Ferrari in motorsport
Scuderia Ferrari was born after Enzo Ferrari, himself a driver, set up a team to run the works Alfa Romeo race team. After some successful years Alfa took the team in-house and Enzo decided to do better himself with his own cars.
Due to legal constraints he was not allowed to build cars bearing the Ferrari name for some time, thus the birth of the AAC815. The first car to bear his name first ran in March 1947 and was christened the 125 Sport, the number representing the cubic capacity of one cylinder. The resulting 1.5-litre V12 powered car won seven races in its debut year, including the Rome GP on 25th May where it was driven by Cortese.
In 1948 it continued to win, and was joined by a new F2 car. With a slightly larger engine, and thus known as the 166, it included the Mille Miglia and Targa Florio in its victory count for that year. In the following year the same car, albeit with various bodies, again won the Mille Miglia and Targa Florio, and added the prestigious Le Mans 24 hours to its cups.
1949 also saw the debut of a new supercharged, single-seat F1 car, the 125 F1. This won two Grand Prix (Italy and Switzerland) but in the following year the supercharging was dropped and work concentrated on naturally aspirated versions. The 1950 Mille Miglia was won by a 195S.
Success returned to the F1 team in 1951 when they took three victories, as well as the Mille Miglia being won by a 340 America. 1952 was even more successful with Ascari taking the F1 drivers championship, helped by seven race wins. The Mille Miglia was again won by a Ferrari, this time a 250GT MM whilst the World Sportscar Makes Championship was also won by Ferrari, mainly using the new four cylinder 500 car.
Both the F1 drivers and Sportscar Makes championships were won again in 1953. Ascari took the former, whilst wins in the Mille Miglia (340MM), Le Mans 24 hours (375MM) and 1000km Nurburgring (375MM) helped with the latter. The makes title was won again in 1954 using various 375 cars (including Le Mans, 1000km of Buenos Aires and Carrera Panamerica) but F1 was less successful with only two wins.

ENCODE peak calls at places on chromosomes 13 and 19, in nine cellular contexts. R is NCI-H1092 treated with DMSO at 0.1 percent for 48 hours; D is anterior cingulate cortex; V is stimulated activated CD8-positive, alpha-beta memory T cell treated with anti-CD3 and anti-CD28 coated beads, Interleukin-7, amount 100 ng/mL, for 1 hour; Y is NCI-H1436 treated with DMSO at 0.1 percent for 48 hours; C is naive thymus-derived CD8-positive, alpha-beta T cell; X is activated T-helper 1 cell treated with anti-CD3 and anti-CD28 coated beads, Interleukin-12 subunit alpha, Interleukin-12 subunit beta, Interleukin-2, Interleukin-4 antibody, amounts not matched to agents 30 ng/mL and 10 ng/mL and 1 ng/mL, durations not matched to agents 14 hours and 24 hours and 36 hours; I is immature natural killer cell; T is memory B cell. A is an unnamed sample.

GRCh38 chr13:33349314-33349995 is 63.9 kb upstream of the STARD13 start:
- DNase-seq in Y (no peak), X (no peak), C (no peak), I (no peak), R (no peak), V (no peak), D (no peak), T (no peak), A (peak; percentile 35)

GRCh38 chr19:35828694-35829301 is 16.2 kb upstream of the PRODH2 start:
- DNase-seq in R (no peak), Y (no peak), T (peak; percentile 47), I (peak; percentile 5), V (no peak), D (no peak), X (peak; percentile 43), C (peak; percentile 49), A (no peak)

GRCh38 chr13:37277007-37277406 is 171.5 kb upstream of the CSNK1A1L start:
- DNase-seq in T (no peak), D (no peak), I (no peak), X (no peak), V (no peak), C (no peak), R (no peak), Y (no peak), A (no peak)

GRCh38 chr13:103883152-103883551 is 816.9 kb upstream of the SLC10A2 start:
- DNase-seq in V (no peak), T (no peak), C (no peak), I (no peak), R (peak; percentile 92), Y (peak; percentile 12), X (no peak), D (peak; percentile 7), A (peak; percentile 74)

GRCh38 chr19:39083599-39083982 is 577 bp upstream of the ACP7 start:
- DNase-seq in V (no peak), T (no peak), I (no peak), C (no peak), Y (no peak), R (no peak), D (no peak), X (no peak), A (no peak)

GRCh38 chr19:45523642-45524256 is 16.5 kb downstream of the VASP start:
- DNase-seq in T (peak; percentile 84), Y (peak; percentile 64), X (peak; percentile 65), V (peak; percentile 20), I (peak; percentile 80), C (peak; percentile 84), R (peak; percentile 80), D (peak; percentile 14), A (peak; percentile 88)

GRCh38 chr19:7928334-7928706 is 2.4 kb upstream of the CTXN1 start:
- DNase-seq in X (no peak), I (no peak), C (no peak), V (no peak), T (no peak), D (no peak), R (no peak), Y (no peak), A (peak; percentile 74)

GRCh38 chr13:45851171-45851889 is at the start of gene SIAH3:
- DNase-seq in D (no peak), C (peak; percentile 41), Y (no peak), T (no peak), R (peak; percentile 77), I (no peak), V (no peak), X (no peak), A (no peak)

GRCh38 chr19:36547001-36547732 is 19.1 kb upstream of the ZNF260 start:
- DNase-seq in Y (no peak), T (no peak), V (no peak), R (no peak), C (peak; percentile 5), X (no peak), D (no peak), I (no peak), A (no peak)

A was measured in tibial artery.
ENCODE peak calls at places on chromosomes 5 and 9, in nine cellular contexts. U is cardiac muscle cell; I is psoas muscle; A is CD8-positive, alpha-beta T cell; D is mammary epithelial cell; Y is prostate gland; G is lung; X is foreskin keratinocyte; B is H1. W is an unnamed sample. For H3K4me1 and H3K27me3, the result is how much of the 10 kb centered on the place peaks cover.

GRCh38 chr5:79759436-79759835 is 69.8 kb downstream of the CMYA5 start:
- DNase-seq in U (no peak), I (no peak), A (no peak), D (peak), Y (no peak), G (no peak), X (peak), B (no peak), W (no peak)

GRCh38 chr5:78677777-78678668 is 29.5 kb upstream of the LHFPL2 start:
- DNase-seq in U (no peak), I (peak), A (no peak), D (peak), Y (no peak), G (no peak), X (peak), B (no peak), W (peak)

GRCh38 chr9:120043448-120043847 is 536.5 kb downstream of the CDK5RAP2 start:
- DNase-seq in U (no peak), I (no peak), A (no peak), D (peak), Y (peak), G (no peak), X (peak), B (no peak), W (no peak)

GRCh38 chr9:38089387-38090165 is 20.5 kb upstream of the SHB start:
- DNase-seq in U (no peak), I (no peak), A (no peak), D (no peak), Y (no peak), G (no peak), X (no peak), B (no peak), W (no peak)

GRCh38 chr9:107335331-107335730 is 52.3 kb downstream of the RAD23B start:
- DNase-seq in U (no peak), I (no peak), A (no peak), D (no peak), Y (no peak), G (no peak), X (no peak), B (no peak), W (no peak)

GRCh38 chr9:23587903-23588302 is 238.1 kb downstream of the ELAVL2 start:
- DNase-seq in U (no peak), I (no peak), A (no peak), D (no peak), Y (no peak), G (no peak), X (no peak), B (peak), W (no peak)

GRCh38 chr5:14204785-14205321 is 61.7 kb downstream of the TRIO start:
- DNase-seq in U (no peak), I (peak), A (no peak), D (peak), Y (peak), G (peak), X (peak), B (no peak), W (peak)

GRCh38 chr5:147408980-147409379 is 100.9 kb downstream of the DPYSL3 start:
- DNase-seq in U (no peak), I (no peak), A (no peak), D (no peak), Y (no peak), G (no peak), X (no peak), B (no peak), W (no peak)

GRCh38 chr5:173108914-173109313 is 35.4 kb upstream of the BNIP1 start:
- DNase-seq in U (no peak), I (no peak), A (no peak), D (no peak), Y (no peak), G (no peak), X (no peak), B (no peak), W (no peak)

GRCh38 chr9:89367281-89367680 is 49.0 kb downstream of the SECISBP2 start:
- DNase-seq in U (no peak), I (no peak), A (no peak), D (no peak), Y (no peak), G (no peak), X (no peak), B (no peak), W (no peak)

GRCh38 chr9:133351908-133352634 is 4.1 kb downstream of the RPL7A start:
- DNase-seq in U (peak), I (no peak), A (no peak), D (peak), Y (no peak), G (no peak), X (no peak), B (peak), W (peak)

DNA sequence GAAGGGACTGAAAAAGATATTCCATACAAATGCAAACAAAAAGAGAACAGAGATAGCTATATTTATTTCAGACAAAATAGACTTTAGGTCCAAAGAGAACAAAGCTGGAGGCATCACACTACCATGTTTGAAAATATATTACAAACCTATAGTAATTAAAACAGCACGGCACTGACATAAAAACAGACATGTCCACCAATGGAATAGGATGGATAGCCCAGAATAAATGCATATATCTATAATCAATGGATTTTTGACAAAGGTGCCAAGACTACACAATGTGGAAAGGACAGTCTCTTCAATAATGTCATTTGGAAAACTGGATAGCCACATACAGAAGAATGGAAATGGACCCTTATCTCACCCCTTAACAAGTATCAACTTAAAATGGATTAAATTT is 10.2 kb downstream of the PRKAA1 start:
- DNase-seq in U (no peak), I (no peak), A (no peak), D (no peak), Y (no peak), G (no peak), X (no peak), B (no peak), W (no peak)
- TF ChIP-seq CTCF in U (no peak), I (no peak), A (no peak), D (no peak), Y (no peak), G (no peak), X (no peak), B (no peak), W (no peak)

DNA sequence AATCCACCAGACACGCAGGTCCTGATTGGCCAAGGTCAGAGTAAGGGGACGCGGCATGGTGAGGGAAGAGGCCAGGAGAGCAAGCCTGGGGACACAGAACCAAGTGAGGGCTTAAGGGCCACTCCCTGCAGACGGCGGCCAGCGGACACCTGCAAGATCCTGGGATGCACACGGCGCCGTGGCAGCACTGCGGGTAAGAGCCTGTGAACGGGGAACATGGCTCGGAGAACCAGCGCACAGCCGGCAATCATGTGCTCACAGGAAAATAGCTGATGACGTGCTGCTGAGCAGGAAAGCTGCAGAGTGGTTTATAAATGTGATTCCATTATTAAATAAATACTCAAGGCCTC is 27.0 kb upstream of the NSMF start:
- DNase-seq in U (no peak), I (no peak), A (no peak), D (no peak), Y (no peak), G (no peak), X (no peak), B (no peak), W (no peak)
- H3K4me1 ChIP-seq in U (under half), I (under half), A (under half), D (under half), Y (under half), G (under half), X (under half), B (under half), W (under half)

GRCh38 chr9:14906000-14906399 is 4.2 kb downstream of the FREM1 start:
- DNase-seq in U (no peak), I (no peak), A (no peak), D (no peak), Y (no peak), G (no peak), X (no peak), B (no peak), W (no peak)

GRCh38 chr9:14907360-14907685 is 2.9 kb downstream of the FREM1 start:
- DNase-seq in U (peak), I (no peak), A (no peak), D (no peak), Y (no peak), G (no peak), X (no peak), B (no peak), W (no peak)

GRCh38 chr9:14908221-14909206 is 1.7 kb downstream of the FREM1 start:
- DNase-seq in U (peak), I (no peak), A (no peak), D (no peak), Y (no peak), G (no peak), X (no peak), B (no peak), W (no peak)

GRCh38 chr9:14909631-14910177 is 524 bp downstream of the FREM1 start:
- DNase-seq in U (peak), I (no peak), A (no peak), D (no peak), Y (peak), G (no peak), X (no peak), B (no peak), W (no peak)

The latter half of the 1950s saw various cars with a wide range of 4, 6, 8 & 12 cylinder engines being built and successes being achieved all over the world in various categories. The F1 drivers championship was won in 1956 and 58 and the Makes championship in 1956, 57 and 58. The Mille Miglia was won in 1956 and 57, the Sebring 12 hours in 1956, 58 and 59, the Le Mans 24 hours in 1958 the Targa Florio also in 1958. Many other races were also won in these most successful years.
The victories continued into the 1960s, with Sportscar titles in 1960, 61, 62, 63, 64, 65 and 67. These were first dominated by the various 250 cars, including the 250GTO, then by the larger capacity 275 cars and finally by the purpose built 330 P2, P3 and P4 cars. A few wins each year in F1 continued to go to Ferrari, and indeed in 1961 and 1964 they won both the drivers and constructors titles. The drivers were Phil Hill in 1961 and John Surtees in 1964 driving the 156 and 158 respectively.
Sportscars continued into the 1970s with the totally unbeatable 312PB. Introduced in 1971, 1972 was really its year, when it won every race it entered (including the 1000km races at Buenos Aires, Brands Hatch, Monza, Spa, Nurburgring and Austria, the 6 hour races at Daytona and Watkins Glen, the 9 hours at Kyalami, the 12 hours at Sebring and the Targa Florio) and predictably also took the title. It continued part way into 1973 but then stopped abruptly as Ferrari withdrew from sportscars. A half-hearted return was first made in 1994 with the 333SP which achieved limited success.
Returning to the 1970s and in F1 Ferrari took three drivers and four constructors titles (1975 with Lauda, 1976 constructors only, 1977 with Lauda and 1979 with Scheckter). They managed the constructors title again in 1982 and 1983, but for the drivers title had to wait a long time until more recently in 1999 Schumacher ended the drought. This has been followed by consecutive years of domination yet to end........
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